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What are Wheelchair Tennis Quads (players with severe disabilities)?

Players in the quads class have a wide range of physical handicaps. This page is about players with neck and spine injuries who account for the majority of players in the quads class. The human spine is made up of 26 (32 - 34) connected vertebrae that form a narrow column. Depending on the location, they are called neck vertebrae, thoracic vertebrae, lumbar vertebrae, sacral vertebrae (sacral spine), and coccyx (caudal vertebra). Neck vertebrae are located at the top of the spine and are made up of seven vertebrae. They have the function of supporting the skull. There is an opening in the spine called the spinal canal that contains the central nerves and spinal cord from the brain. The spinal cord is also divided into sections that correspond to those of the spine: neck cord, thoracic cord, lumbar cord, and sacral cord. The neck cord corresponds to one part of the spine, that in the neck. External injuries or illnesses of the neck can cause damage to the spine called spinal injuries, and of those affecting the neck are called neck spinal injuries. The spine cord has many nerves, and the neck cord has eight pairs of important nerves called the neck nerves. These nerves are usually referred to as C1 to C8 from top to bottom, and each of them is responsible for some of the bodies movements and senses.

Traffic accidents and sports accidents are the most frequent cause of spinal injuries, and the neck vertebrae are the most susceptible to fractures. If the spine is injured, all of the movement and sense functions below the injury are paralyzed. The degree of paralysis differs according to the location of the injury and the damage to the nerves. Some part of the body will be paralyzed regardless of which part of the spine is injured, but injuries to the neck vertebrae will cause paralysis up to the upper limbs; i.e., almost the entire body below the neck will be paralyzed. Therefore, many of these people are not only incapable of handling wheelchairs, but many of them cannot perform basic functions such as eating and drinking. When the injury is close to the head, the breathing muscles may also be paralyzed so that the injured may require an artificial respirator.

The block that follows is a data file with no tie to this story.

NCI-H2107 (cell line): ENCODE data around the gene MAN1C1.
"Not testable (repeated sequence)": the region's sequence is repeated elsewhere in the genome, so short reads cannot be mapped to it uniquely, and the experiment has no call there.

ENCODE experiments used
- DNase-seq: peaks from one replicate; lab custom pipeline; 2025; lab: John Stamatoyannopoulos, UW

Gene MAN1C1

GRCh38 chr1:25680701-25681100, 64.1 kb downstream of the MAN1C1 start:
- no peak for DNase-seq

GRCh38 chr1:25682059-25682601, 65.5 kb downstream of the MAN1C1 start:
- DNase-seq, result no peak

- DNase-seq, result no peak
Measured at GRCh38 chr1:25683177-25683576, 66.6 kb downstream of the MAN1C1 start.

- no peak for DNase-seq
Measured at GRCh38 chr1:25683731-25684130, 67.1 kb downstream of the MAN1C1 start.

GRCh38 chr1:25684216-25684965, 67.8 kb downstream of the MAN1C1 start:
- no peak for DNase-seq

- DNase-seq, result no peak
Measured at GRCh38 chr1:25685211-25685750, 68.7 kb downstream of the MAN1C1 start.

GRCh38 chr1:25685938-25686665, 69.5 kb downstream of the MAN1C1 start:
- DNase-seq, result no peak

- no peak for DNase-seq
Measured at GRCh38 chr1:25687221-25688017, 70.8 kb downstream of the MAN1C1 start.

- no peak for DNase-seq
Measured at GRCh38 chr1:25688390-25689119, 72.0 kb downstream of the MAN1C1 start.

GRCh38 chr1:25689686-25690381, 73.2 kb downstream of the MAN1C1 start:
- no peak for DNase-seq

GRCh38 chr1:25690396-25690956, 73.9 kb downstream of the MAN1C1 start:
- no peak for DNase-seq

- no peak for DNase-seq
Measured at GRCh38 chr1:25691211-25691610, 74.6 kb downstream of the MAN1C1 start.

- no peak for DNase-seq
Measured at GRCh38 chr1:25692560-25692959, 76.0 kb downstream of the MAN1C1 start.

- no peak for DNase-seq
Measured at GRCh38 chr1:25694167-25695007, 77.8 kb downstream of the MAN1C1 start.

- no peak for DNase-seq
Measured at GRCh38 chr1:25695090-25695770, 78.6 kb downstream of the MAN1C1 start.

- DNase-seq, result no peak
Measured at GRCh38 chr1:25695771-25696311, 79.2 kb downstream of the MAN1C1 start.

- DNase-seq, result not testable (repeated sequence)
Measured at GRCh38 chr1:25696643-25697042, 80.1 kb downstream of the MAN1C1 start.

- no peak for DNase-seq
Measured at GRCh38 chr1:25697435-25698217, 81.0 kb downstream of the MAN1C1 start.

In addition, there are cases in which the spine is totally cut called "total paralysis" and partially cut called "incomplete paralysis," so even when referring to "neck cord injuries" there are many different symptoms among patients. It would not be mistaken to say that there are no two patients with the exact same conditions. For total paralysis in which C5 or higher have been injured, playing wheelchair tennis would be very difficult.

Many of the people who have injured their spines cannot perspire, so they are not able to control their body temperatures. When their body temperature rises in summer, it is not rare for them to have body temperatures of 38 to 39 degrees Centigrade. This is not called having a temperature, but a "bout of fever." Conversely, in colder weather, their body temperature may drop too far. This is because spinal injuries prevent automatic nerves from functioning normally. Thorough precautions must be taken for heatstroke during summer matches.